Research and observation projects carried out involving the Ark in the Park project 1 July 2006 - 30 June 2008
Investigations and observations, either carried out at the Cascade Kauri Park or of interest to the Ark in the Park project:
ο John Staniland - Stitchbird Habitat Assessment
ο Shane Baylis - A Test of the mesopredator release hypothesis using artificial nests (Auckland University) - final report written Feb 08. Research also carried out at Tawharanui Regional Park.
ο Steven Miller, Auckland University Statistics Dept - we supplied over 20 rat tail samples of both ship and Norway rats to assist with their genetic research in 2007/08.
ο Mollusc survey in sites of late 1990s survey - Gary Barker (Landcare Research). FRST funded. Summer 07/08
ο Helms survey by Dr Robert Hoare, Lepidopterist, Landcare Research. Late summer 07/08.
ο Lynette Benson AUT student - volunteer survey in late 2007.
ο Liz Fraser - (Auckland University) summer BayerBoost funded student 06/07. Higher call rates of morepork, Ninox novaeseelandiae, at sites inside an area with ongoing brodifacoum poisoning compared with matched non-managed sites along with author Mark E. Hauber. Published in the New Zealand Journal of Zoology.
ο Kathryn Stewart (Auckland University) - Sept 2006 The pros and cons of translocating captive-bred North Island kaka (nestor meridionalis septentrionalis) to Ark in the Park - A review of literature.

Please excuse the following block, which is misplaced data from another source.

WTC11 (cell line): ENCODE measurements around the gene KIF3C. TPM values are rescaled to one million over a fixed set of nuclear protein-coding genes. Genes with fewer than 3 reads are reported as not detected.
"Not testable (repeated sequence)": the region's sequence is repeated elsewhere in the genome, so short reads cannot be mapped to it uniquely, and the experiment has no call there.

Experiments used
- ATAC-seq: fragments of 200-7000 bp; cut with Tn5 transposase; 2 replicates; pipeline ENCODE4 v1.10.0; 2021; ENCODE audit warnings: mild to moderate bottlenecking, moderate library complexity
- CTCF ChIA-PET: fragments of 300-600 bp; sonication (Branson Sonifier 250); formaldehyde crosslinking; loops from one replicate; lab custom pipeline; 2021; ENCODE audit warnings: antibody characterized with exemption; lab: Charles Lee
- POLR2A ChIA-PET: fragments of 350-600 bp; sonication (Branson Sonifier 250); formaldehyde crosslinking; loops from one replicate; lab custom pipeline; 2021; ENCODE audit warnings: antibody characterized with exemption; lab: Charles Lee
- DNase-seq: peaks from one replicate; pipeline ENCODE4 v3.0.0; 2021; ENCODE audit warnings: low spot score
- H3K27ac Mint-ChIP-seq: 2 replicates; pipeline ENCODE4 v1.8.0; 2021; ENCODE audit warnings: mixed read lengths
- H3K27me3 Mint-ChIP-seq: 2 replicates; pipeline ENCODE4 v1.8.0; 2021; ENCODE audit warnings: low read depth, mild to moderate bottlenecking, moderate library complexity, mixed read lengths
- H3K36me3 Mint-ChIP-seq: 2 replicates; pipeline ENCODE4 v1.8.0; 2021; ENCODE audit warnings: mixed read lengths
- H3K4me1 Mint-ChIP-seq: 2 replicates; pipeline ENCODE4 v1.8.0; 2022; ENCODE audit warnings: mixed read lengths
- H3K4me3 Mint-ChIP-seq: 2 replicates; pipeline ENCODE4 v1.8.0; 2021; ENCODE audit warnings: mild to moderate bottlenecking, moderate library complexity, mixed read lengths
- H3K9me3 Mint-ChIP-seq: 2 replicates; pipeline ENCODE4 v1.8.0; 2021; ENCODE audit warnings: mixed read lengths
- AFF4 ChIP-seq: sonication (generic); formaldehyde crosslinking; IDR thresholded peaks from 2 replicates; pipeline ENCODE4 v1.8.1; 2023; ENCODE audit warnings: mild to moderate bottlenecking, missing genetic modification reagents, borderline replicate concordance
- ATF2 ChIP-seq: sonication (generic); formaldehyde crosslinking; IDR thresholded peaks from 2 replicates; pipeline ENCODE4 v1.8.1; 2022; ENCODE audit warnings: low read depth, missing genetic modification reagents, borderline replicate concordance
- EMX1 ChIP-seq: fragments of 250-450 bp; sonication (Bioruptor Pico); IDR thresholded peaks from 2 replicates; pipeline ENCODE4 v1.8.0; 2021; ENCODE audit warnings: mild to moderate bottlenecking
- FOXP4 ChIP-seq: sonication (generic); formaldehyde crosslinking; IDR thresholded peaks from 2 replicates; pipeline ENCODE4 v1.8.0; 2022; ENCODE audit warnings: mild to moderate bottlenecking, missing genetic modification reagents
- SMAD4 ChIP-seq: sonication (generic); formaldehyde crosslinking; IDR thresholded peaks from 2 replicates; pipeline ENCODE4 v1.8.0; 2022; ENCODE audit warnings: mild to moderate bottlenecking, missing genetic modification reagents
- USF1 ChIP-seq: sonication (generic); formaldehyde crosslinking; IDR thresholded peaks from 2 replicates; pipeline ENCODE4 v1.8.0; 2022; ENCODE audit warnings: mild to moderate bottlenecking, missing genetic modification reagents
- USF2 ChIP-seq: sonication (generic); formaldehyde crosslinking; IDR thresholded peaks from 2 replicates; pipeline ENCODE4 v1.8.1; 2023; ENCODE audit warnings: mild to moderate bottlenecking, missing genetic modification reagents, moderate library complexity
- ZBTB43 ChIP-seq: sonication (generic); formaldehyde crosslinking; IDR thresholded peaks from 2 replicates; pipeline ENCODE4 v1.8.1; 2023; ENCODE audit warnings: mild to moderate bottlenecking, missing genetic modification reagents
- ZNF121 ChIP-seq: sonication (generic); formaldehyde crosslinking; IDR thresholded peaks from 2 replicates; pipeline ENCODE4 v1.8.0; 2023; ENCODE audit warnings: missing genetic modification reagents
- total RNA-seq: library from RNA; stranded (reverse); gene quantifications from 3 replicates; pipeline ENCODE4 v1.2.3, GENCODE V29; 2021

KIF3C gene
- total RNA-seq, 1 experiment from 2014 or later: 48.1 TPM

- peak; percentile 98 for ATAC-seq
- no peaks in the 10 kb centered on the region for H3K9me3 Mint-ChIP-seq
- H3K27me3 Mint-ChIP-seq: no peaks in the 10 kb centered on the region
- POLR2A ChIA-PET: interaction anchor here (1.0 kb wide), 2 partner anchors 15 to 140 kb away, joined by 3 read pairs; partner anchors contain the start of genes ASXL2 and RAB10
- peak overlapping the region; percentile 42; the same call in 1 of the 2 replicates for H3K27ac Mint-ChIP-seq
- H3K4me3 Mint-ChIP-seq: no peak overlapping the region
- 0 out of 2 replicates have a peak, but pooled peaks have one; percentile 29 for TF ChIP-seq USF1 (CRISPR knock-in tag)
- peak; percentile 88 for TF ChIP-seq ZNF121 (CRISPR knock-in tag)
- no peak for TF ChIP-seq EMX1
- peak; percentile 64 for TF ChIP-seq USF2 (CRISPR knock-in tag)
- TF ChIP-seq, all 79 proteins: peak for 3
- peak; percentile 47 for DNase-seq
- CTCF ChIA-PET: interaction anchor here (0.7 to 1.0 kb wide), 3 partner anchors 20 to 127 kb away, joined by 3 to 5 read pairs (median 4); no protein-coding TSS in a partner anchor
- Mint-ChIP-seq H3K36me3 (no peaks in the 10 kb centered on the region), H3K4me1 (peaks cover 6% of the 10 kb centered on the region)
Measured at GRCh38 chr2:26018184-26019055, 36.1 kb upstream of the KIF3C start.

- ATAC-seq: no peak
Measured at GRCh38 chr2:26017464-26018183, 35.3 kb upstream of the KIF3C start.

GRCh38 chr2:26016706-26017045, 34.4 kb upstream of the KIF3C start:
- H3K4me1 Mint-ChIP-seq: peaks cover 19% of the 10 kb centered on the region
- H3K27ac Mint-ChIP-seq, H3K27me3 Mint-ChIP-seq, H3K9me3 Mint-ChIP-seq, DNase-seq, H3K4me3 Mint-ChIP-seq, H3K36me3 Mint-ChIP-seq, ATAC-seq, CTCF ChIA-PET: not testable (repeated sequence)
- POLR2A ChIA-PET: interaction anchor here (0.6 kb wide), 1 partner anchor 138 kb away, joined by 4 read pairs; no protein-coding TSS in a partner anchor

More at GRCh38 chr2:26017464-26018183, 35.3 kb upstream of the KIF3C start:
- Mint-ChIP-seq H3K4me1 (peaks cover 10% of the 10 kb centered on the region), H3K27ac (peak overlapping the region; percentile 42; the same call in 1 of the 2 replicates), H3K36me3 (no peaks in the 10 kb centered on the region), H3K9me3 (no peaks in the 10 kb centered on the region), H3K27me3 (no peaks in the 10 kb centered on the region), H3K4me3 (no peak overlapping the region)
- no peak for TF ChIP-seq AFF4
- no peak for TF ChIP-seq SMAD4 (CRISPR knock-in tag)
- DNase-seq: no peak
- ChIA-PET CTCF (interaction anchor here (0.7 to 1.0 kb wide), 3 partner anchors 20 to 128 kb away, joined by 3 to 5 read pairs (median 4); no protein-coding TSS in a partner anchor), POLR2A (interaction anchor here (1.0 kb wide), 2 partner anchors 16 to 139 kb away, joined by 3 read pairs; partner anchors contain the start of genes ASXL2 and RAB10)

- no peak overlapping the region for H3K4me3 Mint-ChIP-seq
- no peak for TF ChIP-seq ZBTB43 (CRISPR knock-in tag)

ο Kate Richardson - Masters thesis 2007/08. The project paid Kate a $6500 scholarship to study the hihi translocation to the Ark in the Park. Kate's thesis "Survival, dispersal and body condition of an endangered forest bird, the hihi or stitchbird, translocated to a mainland site in the Waitakere Ranges, Auckland" will be submitted in December 2008.
ο Eric Wilson's hihi monitoring camera system - Eric is an Ark volunteer who began working on recording bird calls in areas of the Ark as a monitoring tool. He then developed an automated digital camera system with an infra-red trigger which photographs hihi that use the supplementary sugar water feeders. This helps us monitor the birds as their colour bands are usually visible. Eric received $500 from the Waitakere branch and the rest of the funding from the Ark project to develop this system.
ο School student Lucy Rogers studying robin territories in April/May 08.
ο Dactylanthus survey carried out by ARC (Rebecca Stanley, Natural Heritage) - concentrated on an area in Huia (in April 2008), but may be carried out in the Cascade Kauri area in the future with support from project volunteers.